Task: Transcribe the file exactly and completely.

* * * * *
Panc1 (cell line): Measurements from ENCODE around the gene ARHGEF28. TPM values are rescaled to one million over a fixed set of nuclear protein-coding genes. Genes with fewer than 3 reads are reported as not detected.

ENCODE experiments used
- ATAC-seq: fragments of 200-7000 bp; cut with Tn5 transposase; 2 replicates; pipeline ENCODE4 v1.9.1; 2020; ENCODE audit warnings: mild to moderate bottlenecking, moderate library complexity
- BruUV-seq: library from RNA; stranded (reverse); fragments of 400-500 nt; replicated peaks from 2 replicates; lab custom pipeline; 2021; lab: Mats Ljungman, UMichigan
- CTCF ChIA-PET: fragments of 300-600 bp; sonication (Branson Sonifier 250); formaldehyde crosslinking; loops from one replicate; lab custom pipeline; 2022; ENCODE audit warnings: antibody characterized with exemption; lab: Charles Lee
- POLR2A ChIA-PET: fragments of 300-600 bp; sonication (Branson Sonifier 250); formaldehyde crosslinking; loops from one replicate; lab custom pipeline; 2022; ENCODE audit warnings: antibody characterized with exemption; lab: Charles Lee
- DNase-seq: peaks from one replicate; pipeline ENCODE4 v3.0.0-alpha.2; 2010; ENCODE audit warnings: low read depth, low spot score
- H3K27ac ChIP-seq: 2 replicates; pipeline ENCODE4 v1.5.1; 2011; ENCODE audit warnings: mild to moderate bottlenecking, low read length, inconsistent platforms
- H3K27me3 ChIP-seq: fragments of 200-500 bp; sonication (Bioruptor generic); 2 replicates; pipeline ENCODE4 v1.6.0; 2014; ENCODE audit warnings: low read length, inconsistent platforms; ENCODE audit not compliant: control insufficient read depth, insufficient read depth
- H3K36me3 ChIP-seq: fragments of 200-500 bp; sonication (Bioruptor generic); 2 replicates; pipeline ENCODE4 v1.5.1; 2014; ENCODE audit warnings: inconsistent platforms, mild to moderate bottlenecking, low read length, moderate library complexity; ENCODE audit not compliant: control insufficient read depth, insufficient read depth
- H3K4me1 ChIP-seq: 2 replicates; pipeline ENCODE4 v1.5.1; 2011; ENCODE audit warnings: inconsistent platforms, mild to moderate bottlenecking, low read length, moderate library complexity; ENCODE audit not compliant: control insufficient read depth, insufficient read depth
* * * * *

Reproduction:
Panc1 (cell line): Measurements from ENCODE around the gene ARHGEF28. TPM values are rescaled to one million over a fixed set of nuclear protein-coding genes. Genes with fewer than 3 reads are reported as not detected.

ENCODE experiments used
- ATAC-seq: fragments of 200-7000 bp; cut with Tn5 transposase; 2 replicates; pipeline ENCODE4 v1.9.1; 2020; ENCODE audit warnings: mild to moderate bottlenecking, moderate library complexity
- BruUV-seq: library from RNA; stranded (reverse); fragments of 400-500 nt; replicated peaks from 2 replicates; lab custom pipeline; 2021; lab: Mats Ljungman, UMichigan
- CTCF ChIA-PET: fragments of 300-600 bp; sonication (Branson Sonifier 250); formaldehyde crosslinking; loops from one replicate; lab custom pipeline; 2022; ENCODE audit warnings: antibody characterized with exemption; lab: Charles Lee
- POLR2A ChIA-PET: fragments of 300-600 bp; sonication (Branson Sonifier 250); formaldehyde crosslinking; loops from one replicate; lab custom pipeline; 2022; ENCODE audit warnings: antibody characterized with exemption; lab: Charles Lee
- DNase-seq: peaks from one replicate; pipeline ENCODE4 v3.0.0-alpha.2; 2010; ENCODE audit warnings: low read depth, low spot score
- H3K27ac ChIP-seq: 2 replicates; pipeline ENCODE4 v1.5.1; 2011; ENCODE audit warnings: mild to moderate bottlenecking, low read length, inconsistent platforms
- H3K27me3 ChIP-seq: fragments of 200-500 bp; sonication (Bioruptor generic); 2 replicates; pipeline ENCODE4 v1.6.0; 2014; ENCODE audit warnings: low read length, inconsistent platforms; ENCODE audit not compliant: control insufficient read depth, insufficient read depth
- H3K36me3 ChIP-seq: fragments of 200-500 bp; sonication (Bioruptor generic); 2 replicates; pipeline ENCODE4 v1.5.1; 2014; ENCODE audit warnings: inconsistent platforms, mild to moderate bottlenecking, low read length, moderate library complexity; ENCODE audit not compliant: control insufficient read depth, insufficient read depth
- H3K4me1 ChIP-seq: 2 replicates; pipeline ENCODE4 v1.5.1; 2011; ENCODE audit warnings: inconsistent platforms, mild to moderate bottlenecking, low read length, moderate library complexity; ENCODE audit not compliant: control insufficient read depth, insufficient read depth